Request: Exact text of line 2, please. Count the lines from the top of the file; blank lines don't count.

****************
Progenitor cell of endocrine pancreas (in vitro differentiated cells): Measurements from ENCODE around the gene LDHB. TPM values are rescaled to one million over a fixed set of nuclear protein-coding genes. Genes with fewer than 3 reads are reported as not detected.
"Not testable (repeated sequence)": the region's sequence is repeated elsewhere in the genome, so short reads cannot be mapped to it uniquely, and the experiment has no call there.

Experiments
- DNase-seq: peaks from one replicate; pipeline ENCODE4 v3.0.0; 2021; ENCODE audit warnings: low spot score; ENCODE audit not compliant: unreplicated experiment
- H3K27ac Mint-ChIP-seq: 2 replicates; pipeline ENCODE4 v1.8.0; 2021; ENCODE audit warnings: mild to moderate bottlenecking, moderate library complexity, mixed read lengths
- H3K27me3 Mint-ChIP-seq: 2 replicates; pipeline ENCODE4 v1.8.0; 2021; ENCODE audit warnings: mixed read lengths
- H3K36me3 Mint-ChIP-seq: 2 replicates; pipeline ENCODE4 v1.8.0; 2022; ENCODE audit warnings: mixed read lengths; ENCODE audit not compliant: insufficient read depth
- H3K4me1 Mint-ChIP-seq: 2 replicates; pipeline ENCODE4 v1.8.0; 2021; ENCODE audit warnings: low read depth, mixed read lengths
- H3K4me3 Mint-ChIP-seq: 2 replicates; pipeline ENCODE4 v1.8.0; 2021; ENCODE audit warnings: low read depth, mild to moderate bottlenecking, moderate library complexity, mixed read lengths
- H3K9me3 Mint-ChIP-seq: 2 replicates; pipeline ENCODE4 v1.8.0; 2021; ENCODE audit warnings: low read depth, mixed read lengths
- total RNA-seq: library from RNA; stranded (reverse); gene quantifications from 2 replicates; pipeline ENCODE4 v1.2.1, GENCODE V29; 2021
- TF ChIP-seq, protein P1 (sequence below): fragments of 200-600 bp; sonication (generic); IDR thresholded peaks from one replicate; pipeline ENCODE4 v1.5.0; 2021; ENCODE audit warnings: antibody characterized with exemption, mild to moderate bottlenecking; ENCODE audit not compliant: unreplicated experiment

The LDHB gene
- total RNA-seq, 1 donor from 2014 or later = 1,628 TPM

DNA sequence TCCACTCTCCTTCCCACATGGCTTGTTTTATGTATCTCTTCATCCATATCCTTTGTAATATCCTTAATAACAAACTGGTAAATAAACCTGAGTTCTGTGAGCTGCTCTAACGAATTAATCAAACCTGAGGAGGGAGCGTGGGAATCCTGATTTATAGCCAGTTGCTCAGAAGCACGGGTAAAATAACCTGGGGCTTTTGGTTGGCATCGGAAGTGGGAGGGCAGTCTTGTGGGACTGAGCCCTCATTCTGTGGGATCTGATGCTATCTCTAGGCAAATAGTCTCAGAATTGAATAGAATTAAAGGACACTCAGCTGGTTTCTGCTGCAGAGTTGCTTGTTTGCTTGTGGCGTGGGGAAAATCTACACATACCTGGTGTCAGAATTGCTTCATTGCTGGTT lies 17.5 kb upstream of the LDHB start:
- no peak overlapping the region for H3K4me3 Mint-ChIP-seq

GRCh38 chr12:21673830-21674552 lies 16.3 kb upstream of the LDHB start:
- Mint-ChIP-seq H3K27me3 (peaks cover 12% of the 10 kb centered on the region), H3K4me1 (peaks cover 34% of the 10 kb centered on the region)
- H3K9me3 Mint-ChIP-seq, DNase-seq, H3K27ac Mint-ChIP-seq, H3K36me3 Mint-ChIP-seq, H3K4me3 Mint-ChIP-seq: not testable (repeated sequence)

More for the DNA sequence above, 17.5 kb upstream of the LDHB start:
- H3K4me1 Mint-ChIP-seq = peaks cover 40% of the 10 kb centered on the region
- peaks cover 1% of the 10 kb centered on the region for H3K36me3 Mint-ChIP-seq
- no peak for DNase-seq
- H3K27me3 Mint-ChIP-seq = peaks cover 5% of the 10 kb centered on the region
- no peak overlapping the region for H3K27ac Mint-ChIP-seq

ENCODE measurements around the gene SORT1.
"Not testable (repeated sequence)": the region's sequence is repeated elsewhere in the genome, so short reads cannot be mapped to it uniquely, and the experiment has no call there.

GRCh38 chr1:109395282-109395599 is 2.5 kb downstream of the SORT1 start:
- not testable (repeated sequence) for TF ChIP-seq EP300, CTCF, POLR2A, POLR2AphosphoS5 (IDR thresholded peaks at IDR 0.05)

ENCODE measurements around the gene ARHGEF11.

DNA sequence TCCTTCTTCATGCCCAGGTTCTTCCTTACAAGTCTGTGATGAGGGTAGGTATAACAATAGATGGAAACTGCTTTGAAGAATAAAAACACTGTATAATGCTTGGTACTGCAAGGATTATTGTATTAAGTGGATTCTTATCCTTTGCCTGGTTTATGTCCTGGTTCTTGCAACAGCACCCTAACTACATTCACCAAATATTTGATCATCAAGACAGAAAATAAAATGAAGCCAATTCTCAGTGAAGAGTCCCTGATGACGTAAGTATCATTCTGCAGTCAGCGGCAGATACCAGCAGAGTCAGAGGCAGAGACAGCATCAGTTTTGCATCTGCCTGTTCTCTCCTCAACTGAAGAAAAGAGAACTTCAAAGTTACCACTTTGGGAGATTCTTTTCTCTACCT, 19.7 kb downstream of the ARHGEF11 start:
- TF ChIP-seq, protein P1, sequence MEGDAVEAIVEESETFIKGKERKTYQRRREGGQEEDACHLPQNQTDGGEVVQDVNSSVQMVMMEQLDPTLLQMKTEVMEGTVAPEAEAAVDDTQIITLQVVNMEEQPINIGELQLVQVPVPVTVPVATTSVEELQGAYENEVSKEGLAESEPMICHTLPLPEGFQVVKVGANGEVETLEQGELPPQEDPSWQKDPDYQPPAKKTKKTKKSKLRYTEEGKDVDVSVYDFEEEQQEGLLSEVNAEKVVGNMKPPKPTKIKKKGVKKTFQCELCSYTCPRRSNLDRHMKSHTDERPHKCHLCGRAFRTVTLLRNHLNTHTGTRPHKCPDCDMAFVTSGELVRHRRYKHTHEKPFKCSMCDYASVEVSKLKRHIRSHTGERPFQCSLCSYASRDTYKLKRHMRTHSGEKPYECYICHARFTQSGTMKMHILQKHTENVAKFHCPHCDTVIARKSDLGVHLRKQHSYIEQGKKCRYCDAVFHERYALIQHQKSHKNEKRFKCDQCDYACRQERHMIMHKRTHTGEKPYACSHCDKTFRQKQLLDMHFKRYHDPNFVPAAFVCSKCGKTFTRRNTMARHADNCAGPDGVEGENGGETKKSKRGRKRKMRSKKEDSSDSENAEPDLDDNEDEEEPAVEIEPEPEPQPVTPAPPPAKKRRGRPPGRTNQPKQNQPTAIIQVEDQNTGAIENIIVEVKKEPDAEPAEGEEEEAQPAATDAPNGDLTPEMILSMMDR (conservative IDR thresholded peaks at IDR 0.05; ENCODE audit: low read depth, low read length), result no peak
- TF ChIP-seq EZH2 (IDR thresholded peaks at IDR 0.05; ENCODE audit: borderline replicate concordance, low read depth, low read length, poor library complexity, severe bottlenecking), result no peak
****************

"Not testable (repeated sequence)": the region's sequence is repeated elsewhere in the genome, so short reads cannot be mapped to it uniquely, and the experiment has no call there.